& Wednesday night from 8-9 pm, come drink some coffee and make your voice heard at the Neutral Ground Poetry Hour, 5110 Danneel Street.

& If you missed it Tuesday, Wednesday at 6 pm Garden District Books hosts Tom Piazza’s A Free State. See the details above.

& Thursday at 6 pm Octavia Books hosts a reading and signing with Edgar Award finalist Mathew Guinn featuring his new novel, THE SCRIBE. If you came to Guinn’s event last year for THE RESSURECTIONIST, his debut book, you already know how good he is at atmospheric, storytelling with gruesome twists. THE SCRIBE ramps it up another notch.

“….a heady mix of history, sizzle, punch, and danger.”—Steve Berry, New York Times best-selling author of The Patriot Threat

On the eve of Atlanta’s 1881 International Cotton Exposition, disgraced former detective Thomas Canby is called back to Atlanta to track a serial murderer who seems to be targeting the city’s wealthiest black entrepreneurs. The killer’s distinct style is unusually gruesome: on each victim’s body, a letter of the alphabet is inscribed. Intent on shielding the city’s celebration of New South industry, its cabal of prominent businessmen—“the Ring”—pressure Canby to tie up the case quickly. Paired with Atlanta’s first African American officer, Cyrus Underwood, Canby must face down persistent racism, including his own prejudices, to find the source of these bloody crimes. Meanwhile, if he can restore his reputation, he might win back the woman he loves.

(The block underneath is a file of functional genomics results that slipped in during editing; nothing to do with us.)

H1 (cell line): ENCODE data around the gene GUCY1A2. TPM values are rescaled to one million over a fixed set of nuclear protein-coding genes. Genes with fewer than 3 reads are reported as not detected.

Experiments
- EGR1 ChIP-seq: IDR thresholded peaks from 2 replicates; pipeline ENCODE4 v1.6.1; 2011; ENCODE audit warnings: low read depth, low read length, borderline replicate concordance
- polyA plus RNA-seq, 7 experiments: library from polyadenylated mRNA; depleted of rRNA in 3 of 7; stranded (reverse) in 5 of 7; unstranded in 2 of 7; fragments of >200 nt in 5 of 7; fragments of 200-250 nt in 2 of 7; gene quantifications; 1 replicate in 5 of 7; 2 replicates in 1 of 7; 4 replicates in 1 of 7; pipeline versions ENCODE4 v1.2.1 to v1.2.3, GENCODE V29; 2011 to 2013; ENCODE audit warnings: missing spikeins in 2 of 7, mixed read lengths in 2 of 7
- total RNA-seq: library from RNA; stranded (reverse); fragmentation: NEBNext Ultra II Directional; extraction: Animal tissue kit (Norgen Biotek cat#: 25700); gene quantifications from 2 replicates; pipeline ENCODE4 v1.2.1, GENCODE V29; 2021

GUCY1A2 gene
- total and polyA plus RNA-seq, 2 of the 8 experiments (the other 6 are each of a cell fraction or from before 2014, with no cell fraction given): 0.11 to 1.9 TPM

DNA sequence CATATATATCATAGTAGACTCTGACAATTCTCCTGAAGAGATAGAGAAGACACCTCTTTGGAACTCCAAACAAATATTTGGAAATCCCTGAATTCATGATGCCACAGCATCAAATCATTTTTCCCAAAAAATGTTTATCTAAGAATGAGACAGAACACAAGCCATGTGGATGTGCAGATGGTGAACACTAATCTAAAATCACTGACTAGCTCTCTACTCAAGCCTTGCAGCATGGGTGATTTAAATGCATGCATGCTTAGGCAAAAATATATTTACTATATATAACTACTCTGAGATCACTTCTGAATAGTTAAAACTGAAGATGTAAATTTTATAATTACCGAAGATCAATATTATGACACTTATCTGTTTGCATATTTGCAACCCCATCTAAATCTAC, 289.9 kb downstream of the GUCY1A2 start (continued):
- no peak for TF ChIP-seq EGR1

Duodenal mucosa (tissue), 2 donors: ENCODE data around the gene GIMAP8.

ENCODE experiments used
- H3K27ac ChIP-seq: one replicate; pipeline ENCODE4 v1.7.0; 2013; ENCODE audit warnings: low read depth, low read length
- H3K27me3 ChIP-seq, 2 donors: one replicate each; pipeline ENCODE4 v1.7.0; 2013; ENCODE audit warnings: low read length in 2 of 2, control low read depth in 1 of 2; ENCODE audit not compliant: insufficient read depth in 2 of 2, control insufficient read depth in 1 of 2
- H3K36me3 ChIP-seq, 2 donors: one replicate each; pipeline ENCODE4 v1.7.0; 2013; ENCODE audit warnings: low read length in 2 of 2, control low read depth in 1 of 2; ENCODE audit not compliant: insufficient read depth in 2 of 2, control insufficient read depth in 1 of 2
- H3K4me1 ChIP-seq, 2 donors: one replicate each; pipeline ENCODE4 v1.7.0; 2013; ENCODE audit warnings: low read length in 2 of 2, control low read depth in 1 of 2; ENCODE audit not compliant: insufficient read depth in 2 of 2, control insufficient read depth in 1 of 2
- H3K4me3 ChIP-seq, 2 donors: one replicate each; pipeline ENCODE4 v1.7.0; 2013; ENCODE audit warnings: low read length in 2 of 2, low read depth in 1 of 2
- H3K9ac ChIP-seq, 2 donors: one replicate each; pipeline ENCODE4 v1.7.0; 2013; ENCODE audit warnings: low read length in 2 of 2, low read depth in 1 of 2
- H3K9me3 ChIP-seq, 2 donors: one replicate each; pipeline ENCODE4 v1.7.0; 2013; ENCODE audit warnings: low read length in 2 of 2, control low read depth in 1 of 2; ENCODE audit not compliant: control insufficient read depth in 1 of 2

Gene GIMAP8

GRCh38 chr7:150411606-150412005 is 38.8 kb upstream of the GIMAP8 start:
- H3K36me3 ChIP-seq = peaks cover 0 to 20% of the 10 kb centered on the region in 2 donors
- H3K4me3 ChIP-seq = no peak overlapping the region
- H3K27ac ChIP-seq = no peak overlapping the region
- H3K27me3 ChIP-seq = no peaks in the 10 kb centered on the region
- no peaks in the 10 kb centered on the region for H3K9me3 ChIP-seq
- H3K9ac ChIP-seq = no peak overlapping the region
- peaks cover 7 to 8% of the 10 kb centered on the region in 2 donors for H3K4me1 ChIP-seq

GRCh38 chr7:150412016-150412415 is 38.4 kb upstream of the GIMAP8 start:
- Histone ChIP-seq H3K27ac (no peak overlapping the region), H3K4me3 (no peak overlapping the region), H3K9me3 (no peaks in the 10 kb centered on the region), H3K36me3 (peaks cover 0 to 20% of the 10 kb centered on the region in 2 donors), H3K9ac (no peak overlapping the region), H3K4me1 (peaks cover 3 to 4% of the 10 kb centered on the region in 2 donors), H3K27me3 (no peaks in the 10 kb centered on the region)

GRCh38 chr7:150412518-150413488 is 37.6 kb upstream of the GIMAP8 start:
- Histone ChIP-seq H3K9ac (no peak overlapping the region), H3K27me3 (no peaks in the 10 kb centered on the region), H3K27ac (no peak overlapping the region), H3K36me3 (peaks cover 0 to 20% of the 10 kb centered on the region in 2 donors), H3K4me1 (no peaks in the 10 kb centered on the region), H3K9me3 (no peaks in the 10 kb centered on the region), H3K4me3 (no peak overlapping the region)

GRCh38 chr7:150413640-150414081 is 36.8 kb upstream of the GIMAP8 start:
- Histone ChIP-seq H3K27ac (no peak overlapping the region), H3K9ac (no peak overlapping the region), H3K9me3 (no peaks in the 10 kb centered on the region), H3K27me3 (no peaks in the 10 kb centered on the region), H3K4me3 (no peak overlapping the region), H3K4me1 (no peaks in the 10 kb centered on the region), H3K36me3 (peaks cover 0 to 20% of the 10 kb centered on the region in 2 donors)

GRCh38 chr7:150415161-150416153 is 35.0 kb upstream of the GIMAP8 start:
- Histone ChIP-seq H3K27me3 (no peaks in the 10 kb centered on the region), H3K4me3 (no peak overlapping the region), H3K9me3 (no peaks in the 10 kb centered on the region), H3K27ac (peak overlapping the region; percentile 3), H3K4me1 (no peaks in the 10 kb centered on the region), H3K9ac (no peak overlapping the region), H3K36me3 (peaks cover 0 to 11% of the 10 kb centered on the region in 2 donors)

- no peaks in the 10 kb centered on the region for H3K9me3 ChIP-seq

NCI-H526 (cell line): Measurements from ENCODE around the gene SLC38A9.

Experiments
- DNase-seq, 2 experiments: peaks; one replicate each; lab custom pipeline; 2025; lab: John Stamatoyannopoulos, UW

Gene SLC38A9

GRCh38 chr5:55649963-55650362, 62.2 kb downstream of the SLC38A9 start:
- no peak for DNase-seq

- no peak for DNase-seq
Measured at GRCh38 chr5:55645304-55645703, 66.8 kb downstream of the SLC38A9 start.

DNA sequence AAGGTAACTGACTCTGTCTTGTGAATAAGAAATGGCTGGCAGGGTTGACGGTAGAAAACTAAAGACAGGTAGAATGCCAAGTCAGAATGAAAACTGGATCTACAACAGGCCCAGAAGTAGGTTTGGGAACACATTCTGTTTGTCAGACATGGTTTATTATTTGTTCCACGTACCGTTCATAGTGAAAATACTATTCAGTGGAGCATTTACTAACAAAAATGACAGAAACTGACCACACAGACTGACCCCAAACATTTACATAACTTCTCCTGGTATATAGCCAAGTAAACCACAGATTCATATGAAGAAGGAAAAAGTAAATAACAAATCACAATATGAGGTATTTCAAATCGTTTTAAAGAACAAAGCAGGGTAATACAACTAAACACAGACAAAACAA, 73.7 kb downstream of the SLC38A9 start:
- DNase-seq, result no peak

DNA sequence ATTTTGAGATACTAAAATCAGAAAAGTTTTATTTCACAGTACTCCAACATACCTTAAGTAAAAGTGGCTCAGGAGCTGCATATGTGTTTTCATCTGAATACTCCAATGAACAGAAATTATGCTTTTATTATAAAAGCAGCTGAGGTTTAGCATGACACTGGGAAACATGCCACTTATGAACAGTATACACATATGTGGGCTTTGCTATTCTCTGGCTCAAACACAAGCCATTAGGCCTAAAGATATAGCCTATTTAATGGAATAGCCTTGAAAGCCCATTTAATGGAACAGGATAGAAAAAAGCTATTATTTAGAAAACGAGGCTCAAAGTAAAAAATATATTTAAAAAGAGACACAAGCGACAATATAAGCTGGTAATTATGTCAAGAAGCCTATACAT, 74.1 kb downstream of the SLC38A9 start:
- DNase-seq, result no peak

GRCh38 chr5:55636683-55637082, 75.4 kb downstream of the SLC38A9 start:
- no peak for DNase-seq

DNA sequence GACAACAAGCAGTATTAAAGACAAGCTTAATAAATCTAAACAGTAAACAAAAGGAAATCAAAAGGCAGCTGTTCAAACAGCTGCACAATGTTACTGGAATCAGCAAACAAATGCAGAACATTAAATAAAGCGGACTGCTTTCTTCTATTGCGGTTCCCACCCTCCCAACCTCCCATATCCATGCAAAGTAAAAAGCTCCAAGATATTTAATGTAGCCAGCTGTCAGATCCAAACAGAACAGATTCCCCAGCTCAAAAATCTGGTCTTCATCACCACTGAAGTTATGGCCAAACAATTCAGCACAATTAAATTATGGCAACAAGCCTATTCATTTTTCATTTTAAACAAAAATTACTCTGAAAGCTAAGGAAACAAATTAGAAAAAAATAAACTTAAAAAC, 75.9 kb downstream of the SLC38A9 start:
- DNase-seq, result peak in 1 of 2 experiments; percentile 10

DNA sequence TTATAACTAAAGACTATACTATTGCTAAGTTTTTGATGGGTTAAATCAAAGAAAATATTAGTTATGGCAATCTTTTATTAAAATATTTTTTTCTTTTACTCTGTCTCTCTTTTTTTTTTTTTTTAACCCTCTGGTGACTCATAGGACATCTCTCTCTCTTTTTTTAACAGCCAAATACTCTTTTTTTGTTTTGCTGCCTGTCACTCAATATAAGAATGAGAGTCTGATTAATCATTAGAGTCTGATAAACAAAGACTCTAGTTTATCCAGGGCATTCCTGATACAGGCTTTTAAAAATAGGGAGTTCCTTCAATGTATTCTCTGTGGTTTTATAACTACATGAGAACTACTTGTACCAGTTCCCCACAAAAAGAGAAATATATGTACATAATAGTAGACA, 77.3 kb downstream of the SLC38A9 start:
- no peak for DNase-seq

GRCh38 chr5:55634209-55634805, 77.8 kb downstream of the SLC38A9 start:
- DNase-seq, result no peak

& 7 pm Thursday it is an Author Night at the Nix Library featuring Richard Sexton, a fine art and media photographer whose work has been published and exhibited worldwide. His most recent book, Creole World, was published by the Historic New Orleans Collection. Previously published titles include a monograph, Terra Incognita: Photographs of America’s Third Coast, and the best-selling book, New Orleans Elegance and Decadence. Sexton will present a slide show of his work.

& Also at 7 pm the SciFi, Fantasy and Horror Writer’s Group meets at the East Jefferson Regional Library. The purpose of the group is to encourage local writers to create works of fiction based on science fiction, fantasy and horror themes. Participants submit manuscripts to be critiqued by others in the group. Open to all levels. Free of charge and open to the public. No registration.

& This and every Thursdays call the New Orleans Poetry Brothel and they will read you a poem 8pm-Midnight CST. 504-264-1336.